Even though the sun continues to cook the South Carolina coast, the action below water’s surface is brewing its own raging firestorm. Massive schools of shrimp have invaded Murrells Inlet, firing up a long list of takers, and locals are catching plenty of fish, with black drum making up a solid portion of the haul.

Capt. Jason Burton of Fly Girl Fishing Charters loves the influx of shrimp into his home waters.  

“We have never seen the shrimp so plentiful and big during the middle of July,” says Burton (843-421-2870).  “To make it even better, the black drum apparently moved in with the shrimp.”

Typically, fishing for black drum picks up in the fall when the speckled trout bite kicks off, but this year has been different. With the influx of shrimp in such enormous numbers, Burton is already catching decent numbers of specks and now some feisty black drum.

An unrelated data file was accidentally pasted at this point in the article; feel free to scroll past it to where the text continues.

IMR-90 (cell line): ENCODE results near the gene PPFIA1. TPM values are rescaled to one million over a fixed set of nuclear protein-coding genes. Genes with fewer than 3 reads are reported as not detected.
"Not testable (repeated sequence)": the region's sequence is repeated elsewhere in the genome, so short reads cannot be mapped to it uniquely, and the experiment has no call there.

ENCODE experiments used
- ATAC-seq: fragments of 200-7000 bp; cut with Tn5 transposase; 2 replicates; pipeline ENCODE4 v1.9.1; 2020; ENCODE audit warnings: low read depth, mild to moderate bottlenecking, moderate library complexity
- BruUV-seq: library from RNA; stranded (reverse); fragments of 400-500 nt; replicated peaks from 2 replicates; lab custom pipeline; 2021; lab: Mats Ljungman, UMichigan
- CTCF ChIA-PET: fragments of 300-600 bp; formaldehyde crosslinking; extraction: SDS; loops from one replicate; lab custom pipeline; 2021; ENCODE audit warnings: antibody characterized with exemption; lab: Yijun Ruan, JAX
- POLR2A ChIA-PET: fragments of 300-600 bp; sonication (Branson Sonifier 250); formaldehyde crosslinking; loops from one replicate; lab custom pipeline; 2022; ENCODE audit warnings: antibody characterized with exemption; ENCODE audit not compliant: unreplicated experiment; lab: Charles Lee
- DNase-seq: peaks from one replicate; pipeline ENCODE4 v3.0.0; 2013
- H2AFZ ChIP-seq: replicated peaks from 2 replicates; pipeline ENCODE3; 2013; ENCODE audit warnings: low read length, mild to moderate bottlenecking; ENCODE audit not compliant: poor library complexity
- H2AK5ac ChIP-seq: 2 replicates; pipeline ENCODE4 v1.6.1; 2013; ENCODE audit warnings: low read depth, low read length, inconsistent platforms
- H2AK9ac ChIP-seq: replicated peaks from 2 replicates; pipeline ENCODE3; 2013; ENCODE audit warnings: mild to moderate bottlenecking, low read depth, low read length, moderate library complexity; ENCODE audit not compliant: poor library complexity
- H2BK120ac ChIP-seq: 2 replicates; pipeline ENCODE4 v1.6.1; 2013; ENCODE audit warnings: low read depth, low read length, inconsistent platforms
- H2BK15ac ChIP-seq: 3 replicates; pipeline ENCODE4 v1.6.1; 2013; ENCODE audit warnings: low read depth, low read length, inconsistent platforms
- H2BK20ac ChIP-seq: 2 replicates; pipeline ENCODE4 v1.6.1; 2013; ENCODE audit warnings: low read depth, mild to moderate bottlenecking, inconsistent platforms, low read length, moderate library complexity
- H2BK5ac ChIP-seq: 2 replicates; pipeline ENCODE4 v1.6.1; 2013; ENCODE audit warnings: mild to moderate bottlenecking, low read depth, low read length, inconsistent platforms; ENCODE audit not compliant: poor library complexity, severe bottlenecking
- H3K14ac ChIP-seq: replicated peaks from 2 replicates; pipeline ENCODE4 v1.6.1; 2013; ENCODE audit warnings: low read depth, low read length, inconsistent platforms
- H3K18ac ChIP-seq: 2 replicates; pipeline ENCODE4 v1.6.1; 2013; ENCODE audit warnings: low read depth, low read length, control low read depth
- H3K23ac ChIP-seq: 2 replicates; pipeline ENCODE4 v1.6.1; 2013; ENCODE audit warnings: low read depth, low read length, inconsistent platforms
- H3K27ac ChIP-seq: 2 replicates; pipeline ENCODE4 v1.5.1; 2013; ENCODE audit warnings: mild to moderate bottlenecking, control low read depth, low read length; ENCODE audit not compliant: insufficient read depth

Burton’s black drum are coming from places where shrimp congregate on lower stages of the tide, close to large grass and mud flats. Shrimp will move into those shallow areas to feed on small worms and chunks of decomposing crab and fish. But on low tide, these expansive feeding grounds become exposed, forcing shrimp to flee to deeper holes, and it didn’t take long for the black drum to figure that out. It didn’t take long for Burton to find these places, either. 

“I am finding these fish in deep holes lined with oysters up in the back of the creeks. I like places where the water is 12- to 15-feet deep on low tide,” Burton said. “Creeks with deep holes on sharp curves up next to the bank are naturally deep and are killer spots for black drum right now.”

Burton prefers to fish the last two hours of the falling tide through the first hour of the rising tide. For bait, he is using live shrimp fished on a Carolina rig on the bottom.

While black drum are the main target in these deep drainage basins, they are not the only species that will slide into these refuges. Expect red drum, speckled trout and flounder to be in these holes.